Theoretically, they could raise the whole thing by about 20 feet to make it a little more inviting, but that is unlikely and will be incredible disruptive (not to mention getting into view corridors).  More likely, the cut-through will be like Central Avenue, which looks like this.  (And if you want to see what the beautified underpasses look like, this is Armenia under construction – though note that the median where the sunlight comes in will be covered by TBX. )

Note that all those connections are already there today – and none of them are inviting or really bustling right around the interstate because that is not what interstates do.  Second, as we said, the interstate is slated to be about twice as wide, so less inviting in all those places.

As we have said many times, the interstate in the Tampa Bay area needs upgrading.  (We also think FDOT should be looking at an east-west road in Pasco and focusing on making the whole Selmon-Gandy-275 connection a real highway).  A fully elevated road is better than simply walling off the city with a highway, like this in Tampa Heights. Nevertheless, it cannot be denied that a few extra overpasses will not mitigate the damage from increasing the width (sometimes doubling) of the interstate, especially as it does not even double capacity (far from it will express lanes designed to limit capacity).  How that enhances the urban areas of Tampa and fits the InVision Tampa plan is beyond us, unless the InVision Tampa plan is fatally flawed.

And, of course, there is no transit in the TBX plan.  Yes, there is a study:

Montelione also raised concerns over one of the only transit-oriented solutions in TBX. Critics complained the plan is too roads-focused. FDOT officials pointed to a premium transit study it was funding for the Hillsborough Area Regional Transit authority as well as a fortified portion of the Howard Frankland Bridge that could be used for future transit options like light rail.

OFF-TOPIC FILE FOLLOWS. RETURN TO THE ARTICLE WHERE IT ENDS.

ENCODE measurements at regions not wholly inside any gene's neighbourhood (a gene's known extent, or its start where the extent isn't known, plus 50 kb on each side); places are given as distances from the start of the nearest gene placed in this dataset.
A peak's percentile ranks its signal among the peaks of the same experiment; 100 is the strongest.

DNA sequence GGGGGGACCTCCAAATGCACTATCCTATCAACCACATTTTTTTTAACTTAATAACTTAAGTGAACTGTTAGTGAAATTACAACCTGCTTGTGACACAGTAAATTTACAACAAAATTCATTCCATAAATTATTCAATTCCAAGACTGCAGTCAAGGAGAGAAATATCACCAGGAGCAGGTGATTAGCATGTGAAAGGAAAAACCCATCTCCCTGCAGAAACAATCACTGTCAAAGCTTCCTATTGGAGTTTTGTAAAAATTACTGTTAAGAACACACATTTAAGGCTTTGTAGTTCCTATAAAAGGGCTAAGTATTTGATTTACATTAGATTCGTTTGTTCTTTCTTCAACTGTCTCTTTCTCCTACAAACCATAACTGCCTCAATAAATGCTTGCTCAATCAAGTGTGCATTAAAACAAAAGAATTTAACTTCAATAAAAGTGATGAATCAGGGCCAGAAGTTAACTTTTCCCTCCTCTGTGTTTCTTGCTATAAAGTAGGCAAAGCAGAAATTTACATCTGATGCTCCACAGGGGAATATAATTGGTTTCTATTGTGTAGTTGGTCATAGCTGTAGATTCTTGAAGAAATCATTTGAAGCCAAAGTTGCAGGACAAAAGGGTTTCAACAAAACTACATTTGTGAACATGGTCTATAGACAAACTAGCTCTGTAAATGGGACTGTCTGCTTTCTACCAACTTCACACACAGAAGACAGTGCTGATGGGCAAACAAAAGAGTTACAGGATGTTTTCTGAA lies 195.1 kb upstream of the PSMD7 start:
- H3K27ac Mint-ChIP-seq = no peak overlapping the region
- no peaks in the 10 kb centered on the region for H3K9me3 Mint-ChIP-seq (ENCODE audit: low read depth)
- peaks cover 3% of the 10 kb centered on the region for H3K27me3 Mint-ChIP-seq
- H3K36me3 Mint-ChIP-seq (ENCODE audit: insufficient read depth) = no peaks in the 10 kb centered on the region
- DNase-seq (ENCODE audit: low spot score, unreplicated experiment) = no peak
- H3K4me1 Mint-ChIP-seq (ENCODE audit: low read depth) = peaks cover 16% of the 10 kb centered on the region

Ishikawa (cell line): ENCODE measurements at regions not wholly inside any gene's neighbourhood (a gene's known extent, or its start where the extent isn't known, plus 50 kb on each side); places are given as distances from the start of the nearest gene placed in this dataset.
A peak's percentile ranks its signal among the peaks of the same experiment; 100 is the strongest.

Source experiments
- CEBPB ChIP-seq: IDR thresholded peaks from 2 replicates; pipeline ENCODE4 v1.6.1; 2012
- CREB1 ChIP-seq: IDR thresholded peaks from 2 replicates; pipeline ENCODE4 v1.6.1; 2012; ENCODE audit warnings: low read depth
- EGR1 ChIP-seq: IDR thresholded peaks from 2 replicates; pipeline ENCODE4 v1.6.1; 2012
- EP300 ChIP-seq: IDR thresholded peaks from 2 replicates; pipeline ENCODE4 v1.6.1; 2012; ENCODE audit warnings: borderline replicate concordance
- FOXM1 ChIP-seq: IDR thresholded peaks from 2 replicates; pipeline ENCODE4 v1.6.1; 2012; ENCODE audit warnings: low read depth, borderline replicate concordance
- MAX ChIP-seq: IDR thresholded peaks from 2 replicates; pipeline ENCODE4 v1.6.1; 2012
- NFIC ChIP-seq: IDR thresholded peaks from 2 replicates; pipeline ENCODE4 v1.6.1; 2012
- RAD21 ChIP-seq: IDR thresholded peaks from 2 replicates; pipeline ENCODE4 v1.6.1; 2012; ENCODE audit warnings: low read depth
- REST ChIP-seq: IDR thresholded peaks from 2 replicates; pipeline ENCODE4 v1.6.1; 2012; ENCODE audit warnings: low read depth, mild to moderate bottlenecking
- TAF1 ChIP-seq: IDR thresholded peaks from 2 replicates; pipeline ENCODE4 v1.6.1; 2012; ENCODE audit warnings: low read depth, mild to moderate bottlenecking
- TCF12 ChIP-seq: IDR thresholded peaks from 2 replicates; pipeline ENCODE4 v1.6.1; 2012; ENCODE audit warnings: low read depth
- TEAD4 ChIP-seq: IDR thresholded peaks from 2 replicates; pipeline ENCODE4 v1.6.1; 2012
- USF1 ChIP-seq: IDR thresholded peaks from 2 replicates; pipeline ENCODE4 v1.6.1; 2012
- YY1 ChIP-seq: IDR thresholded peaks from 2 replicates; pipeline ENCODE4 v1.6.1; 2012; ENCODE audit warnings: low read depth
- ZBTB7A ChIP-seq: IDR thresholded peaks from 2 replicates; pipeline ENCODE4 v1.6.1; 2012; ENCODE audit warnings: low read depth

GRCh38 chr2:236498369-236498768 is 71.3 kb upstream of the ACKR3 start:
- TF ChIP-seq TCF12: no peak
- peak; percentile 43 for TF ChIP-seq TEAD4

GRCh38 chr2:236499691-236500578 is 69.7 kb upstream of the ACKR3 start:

But the build roads first/plan later idea is not the same thing as a coordinated, integrated transportation system.  Yet, once again, the real fault lies with local officials who, through inaction, have allowed this situation to come to pass.

— Road Diet

Which brings us to Palm Avenue.

In a city that often grapples with gridlock during rush hour, construction crews are busily narrowing four-lane Palm Avenue, a main thoroughfare connecting Ybor City to the neighborhoods along the Hillsborough River.

Workers are creating grassy medians and adding left turn lanes, bike lanes and mid-block pedestrian crosswalks along Palm from Nebraska Avenue to Tampa Street.

In a separate project expected to begin this month, workers will add on-street parking, crosswalks and bike lanes on Palm between Tampa Street and North Boulevard and install roundabouts at the intersections of Highland and North Boulevard.

The redesign of Palm is an attempt to even the playing field in the tug-of-war between motorists and their slower fellow travelers: pedestrians and bicyclists. It’s one of a number of streets around downtown Tampa undergoing a makeover to slow traffic and make the roads safer for walking and bicycling, a process called “road diets.”